The communication interfaces we associated with everything except work – asynchronous video on Snapchat, scrolling videos on TikTok, and casual text messages on iMessage – are now coming to the workplace.
The same interface designs that make communication fun elsewhere on the web are being integrated into office comms because email, Slack, and Microsoft Teams are imperfect.
Email vs. Texts
Think about how long you might let an email go unread vs. a text message. Think about how much more effort and thought go into crafting an email over a text. Email is arduous. Text is casual. The result is that email is not as efficient (in some cases) as it should be.
Spike is an app that turns email into an iMessage-like interface. It organizes your inbox by people and removes filler, such as repeating headers and threads that make emails hard to read and respond to. By turning emails into text messages, it aims to make email more casual and responsive. Instead of being a burden.
It’s also a workplace superapp of sorts, bringing task management, calendar, video chat, and note-taking across teams all into Spike’s text message-like interface.
Group Meetings vs. Snapchat
Video meetings crowd most people’s calendars. Multiple times a day, we’re asked to show our faces for hours on end, only to contribute a couple of words. Snapchat’s video interface is the antidote to this because it breaks the video back and forth into an asynchronous timeline. In other words, you respond on your own time exactly how you want to be heard.
Volley is Snapchat for work. It allows you to create group meetings/chats based on asynchronous videos. In other words, you communicate via brief video messages that don’t require immediate response (as a video call would). This allows teams to communicate at the right speed and time frame without invading entire blocks of time with meetings.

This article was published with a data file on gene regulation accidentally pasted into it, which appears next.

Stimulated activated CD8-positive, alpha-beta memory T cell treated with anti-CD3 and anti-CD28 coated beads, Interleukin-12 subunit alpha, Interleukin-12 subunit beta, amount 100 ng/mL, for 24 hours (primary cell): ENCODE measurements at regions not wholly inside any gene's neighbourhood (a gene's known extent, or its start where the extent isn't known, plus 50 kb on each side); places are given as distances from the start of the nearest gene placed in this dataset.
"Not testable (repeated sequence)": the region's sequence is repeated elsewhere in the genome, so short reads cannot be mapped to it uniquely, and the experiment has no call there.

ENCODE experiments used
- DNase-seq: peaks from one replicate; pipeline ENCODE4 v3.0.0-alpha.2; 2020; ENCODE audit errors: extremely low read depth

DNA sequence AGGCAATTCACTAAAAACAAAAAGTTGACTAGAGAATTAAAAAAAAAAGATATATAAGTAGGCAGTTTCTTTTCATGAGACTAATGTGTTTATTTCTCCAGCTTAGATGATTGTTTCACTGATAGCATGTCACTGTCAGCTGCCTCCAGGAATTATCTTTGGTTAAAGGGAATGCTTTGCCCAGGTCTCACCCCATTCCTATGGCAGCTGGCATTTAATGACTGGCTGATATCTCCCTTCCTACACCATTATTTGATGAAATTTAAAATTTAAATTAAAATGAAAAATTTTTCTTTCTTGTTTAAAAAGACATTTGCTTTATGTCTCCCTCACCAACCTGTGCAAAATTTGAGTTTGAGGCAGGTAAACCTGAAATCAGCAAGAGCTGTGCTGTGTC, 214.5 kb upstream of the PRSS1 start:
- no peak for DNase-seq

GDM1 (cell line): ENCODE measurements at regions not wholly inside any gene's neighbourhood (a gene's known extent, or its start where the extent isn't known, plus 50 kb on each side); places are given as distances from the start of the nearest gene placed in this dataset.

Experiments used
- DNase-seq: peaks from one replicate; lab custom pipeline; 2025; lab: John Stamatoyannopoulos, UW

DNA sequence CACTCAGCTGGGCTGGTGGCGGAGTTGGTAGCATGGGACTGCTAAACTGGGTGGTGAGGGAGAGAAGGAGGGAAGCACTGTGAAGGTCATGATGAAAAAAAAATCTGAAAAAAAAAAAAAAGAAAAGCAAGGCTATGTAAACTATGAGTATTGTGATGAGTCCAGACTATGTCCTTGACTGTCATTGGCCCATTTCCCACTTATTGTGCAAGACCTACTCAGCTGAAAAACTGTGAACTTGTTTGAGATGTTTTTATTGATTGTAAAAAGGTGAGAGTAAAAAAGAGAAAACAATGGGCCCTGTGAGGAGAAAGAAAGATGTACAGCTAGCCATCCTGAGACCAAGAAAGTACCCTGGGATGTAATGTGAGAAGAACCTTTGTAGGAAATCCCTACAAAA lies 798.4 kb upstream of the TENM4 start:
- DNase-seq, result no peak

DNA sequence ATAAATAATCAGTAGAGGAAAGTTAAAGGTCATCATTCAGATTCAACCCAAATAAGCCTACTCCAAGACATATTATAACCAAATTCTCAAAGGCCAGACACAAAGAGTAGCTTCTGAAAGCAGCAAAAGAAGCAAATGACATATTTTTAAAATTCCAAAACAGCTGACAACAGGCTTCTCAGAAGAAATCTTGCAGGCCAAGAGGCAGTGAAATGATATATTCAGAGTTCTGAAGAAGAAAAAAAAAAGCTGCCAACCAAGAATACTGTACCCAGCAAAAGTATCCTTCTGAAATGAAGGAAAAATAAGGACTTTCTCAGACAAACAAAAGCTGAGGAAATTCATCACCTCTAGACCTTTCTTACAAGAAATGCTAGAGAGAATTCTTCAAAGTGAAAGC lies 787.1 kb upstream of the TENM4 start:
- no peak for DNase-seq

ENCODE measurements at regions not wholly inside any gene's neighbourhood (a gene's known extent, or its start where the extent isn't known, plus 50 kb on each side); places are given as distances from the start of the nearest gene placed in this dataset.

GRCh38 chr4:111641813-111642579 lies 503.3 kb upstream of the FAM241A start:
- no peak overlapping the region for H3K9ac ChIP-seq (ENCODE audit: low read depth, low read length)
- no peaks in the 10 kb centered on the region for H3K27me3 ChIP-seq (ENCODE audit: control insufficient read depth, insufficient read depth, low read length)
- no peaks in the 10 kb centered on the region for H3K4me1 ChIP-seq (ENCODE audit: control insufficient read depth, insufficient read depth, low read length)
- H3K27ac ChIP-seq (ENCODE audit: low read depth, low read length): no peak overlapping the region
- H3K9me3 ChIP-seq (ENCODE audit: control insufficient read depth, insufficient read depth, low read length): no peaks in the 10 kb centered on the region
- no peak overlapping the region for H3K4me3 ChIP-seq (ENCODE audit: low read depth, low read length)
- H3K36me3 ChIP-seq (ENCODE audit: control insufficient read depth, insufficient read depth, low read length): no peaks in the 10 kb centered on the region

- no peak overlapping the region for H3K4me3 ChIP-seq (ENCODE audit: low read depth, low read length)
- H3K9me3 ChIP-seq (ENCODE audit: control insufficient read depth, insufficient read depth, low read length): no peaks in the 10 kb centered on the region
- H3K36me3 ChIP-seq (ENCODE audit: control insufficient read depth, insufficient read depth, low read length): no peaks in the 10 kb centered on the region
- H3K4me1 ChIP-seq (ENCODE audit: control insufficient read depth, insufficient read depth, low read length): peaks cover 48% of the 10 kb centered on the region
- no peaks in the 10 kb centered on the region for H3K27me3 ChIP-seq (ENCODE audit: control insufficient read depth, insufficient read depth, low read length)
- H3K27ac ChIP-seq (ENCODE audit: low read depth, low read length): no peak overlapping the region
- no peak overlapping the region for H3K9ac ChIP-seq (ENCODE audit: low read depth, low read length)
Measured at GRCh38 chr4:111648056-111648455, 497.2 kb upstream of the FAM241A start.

The person who has never sent a Snapchat may find this experience weird. But the people who’ve sent hundreds of Snaps a day for years will be incredibly efficient and effective with Volley. And that’s where the future of workplace comms is heading.
The interface used to be a proprietary feature of all communication channels. It’s what differentiated how you talked in each app. But over the last five years or so, there’s been an aggregation of all modes of digital communication. Think about how similar Instagram and TikTok are. Think about how similar Messenger, iMessage, and Slack are.
It’s as if these communication interfaces are now open-sourced and thus copied across all of our apps. And all that changes is the context the interface exists in.
For example, BeReal is the trending social app of the year. It’s literally just Snapchat in a different context. Their new context is spontaneity. Every day at a different time, everyone is notified simultaneously to capture and share a photo in 2 minutes. No time for filters or posing. Just show what’s real.
I think we’ve reached a point where the ways we communicate digitally are set. We want never-ending timelines. We want to send short videos. And we want casual messaging.
All that’s left to change is the context these interfaces invade. And the workplace is ripe for this communication interface change.